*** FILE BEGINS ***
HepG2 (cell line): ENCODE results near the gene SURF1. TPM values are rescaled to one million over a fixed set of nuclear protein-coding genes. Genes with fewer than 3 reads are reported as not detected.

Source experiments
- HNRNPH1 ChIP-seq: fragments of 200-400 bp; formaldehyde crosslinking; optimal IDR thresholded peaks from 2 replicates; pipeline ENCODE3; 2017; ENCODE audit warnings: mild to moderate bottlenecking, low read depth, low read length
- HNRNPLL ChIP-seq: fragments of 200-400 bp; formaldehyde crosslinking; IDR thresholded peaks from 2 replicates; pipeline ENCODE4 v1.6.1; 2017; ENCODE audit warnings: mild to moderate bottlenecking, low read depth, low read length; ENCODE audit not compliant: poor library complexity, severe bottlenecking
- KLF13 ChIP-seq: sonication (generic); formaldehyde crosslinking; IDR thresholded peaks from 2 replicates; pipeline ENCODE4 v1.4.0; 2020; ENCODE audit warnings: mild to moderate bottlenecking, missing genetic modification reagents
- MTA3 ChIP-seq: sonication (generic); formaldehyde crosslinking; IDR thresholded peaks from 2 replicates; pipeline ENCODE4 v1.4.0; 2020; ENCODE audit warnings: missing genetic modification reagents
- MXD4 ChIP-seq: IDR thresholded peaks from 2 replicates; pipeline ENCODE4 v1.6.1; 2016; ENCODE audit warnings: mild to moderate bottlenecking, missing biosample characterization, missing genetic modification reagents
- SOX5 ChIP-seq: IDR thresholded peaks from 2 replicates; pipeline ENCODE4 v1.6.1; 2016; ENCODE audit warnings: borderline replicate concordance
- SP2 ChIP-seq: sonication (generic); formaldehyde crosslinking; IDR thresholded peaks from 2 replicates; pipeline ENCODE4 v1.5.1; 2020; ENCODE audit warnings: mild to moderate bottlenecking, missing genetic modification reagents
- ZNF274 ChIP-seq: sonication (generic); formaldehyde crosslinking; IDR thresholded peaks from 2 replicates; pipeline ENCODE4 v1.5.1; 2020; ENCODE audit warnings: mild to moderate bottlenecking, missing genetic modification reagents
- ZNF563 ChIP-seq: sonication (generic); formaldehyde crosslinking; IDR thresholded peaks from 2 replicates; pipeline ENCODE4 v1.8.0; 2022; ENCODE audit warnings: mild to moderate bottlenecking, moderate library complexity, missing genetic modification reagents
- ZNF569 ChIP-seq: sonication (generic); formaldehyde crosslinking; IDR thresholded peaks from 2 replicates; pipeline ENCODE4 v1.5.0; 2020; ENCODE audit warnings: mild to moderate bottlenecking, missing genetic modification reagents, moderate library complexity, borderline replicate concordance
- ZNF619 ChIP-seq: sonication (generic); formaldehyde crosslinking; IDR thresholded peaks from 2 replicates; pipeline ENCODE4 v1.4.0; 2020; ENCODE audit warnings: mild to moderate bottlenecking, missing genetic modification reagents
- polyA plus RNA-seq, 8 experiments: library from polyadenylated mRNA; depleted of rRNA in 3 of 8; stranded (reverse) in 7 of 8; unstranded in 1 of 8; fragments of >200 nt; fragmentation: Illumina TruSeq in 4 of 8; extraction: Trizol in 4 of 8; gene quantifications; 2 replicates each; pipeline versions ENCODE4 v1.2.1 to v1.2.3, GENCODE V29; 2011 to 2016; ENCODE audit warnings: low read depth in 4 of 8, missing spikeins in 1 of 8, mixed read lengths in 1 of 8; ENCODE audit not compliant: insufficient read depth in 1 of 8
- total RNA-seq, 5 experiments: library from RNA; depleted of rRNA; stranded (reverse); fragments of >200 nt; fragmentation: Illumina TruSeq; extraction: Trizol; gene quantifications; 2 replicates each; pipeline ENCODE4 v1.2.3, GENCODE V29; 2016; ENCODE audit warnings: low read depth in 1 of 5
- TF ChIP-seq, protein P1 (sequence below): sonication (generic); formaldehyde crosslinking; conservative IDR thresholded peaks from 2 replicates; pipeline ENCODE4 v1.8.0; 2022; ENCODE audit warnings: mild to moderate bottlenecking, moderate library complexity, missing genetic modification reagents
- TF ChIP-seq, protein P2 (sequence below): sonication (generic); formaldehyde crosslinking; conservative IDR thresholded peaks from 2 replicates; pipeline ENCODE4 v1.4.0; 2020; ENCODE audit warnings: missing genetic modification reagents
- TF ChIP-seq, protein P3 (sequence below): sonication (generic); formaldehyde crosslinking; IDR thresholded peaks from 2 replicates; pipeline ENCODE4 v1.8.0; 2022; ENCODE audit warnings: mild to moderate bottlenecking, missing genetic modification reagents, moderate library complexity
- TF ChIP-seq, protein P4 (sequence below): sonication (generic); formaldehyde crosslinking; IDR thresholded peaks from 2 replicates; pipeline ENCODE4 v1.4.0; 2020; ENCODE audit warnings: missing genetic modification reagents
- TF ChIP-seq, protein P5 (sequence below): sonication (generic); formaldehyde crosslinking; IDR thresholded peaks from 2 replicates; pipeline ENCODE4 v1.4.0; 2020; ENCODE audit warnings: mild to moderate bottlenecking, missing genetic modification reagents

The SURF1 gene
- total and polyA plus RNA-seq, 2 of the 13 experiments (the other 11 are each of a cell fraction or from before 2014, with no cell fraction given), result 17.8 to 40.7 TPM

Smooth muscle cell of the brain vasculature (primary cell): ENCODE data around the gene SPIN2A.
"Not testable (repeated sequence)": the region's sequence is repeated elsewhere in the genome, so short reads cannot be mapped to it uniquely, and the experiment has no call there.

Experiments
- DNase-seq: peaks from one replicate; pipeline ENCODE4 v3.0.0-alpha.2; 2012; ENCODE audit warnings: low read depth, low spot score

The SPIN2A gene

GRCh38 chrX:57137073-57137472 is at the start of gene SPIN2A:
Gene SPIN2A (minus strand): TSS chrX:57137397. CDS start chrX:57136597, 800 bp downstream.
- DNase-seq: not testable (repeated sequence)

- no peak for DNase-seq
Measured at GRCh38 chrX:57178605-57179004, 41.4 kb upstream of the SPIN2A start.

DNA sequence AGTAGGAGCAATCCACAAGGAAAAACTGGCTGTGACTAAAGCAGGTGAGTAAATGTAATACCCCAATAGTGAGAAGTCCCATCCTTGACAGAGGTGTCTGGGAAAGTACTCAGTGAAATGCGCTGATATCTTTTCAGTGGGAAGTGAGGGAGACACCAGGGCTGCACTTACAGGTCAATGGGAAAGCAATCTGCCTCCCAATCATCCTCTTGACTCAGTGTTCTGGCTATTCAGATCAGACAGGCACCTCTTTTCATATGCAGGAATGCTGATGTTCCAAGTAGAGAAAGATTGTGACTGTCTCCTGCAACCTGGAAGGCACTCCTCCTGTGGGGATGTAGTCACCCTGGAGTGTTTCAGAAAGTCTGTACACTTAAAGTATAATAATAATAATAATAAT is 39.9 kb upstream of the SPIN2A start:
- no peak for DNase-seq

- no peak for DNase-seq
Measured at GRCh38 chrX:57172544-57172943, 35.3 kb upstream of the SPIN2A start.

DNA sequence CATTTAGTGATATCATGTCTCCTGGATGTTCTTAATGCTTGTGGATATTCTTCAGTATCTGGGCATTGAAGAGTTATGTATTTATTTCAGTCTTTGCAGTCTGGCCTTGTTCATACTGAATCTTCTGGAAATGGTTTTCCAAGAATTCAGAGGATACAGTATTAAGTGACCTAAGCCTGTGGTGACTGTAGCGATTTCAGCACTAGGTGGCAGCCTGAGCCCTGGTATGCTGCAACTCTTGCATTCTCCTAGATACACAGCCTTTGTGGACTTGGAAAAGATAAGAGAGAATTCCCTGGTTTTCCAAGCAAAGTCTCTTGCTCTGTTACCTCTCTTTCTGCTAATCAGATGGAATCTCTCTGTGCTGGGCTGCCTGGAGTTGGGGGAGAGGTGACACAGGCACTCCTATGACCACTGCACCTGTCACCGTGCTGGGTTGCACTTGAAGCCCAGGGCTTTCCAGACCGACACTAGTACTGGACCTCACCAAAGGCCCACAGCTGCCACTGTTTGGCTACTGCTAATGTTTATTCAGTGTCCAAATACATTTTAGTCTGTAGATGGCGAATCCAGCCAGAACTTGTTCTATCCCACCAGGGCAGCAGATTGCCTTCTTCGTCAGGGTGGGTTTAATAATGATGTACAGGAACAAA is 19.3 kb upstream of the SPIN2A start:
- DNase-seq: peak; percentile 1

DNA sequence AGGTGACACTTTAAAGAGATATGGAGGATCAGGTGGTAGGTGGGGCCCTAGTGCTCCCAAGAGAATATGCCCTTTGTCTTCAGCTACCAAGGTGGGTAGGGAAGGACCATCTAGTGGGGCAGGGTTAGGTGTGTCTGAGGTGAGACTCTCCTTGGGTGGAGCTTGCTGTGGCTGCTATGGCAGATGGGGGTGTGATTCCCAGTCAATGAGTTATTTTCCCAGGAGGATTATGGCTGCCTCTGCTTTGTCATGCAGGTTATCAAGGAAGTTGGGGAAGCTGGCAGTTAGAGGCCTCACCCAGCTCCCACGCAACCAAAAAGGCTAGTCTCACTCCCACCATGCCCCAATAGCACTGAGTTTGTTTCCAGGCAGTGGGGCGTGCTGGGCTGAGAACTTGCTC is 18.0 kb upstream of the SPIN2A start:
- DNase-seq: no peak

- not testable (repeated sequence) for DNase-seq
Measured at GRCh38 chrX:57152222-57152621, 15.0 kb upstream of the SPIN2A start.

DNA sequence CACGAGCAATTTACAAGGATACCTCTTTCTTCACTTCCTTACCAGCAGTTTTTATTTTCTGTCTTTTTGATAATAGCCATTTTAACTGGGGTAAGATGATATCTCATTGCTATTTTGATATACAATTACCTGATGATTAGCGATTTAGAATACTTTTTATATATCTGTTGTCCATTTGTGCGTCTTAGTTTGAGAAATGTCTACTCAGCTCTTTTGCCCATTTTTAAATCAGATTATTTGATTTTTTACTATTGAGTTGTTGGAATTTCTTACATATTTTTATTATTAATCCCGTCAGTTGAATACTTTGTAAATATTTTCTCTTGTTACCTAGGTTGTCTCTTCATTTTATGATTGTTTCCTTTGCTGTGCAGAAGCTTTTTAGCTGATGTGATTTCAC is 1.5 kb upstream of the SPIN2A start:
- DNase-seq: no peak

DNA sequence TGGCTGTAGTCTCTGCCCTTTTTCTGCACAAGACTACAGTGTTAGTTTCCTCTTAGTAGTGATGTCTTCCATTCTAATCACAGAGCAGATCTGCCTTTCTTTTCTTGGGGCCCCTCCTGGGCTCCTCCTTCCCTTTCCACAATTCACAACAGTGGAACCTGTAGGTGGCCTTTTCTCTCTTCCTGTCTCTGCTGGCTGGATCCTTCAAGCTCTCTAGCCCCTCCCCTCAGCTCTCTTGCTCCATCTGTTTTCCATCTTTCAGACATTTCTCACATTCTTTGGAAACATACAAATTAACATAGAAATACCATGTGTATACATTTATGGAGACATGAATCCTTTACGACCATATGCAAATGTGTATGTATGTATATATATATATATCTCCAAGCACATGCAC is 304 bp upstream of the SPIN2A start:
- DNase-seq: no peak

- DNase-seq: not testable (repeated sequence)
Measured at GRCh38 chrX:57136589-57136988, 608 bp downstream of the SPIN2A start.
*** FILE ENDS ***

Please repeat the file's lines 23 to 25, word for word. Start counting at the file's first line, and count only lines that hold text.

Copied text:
Smooth muscle cell of the brain vasculature (primary cell): ENCODE data around the gene SPIN2A.
"Not testable (repeated sequence)": the region's sequence is repeated elsewhere in the genome, so short reads cannot be mapped to it uniquely, and the experiment has no call there.

Experiments